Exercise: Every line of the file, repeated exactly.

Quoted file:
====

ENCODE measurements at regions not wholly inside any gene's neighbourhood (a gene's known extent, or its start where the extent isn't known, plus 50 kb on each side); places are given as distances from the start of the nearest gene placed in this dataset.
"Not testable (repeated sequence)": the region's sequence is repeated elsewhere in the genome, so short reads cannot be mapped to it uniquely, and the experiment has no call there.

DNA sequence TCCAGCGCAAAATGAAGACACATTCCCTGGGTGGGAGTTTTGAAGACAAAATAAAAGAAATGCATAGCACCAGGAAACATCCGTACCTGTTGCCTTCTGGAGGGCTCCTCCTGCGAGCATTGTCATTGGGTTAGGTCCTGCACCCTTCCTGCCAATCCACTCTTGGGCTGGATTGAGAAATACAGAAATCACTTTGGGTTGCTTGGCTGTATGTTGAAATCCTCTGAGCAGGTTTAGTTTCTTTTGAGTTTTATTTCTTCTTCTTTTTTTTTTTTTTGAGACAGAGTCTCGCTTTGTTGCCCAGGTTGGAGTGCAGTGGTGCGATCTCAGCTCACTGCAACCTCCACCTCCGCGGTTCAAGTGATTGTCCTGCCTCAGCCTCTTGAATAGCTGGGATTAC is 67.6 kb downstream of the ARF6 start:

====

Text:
ENCODE measurements at regions not wholly inside any gene's neighbourhood (a gene's known extent, or its start where the extent isn't known, plus 50 kb on each side); places are given as distances from the start of the nearest gene placed in this dataset.
"Not testable (repeated sequence)": the region's sequence is repeated elsewhere in the genome, so short reads cannot be mapped to it uniquely, and the experiment has no call there.

DNA sequence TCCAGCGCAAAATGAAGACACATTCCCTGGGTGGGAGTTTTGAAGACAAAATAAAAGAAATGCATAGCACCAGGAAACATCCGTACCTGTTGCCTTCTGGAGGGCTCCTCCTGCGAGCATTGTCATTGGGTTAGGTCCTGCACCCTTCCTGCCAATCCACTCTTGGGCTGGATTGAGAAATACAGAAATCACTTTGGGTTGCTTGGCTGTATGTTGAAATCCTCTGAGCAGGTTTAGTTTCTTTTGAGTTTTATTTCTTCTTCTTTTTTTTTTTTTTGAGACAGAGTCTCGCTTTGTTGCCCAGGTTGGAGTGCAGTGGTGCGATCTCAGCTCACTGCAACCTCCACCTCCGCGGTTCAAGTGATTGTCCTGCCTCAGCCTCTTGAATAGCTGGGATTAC is 67.6 kb downstream of the ARF6 start: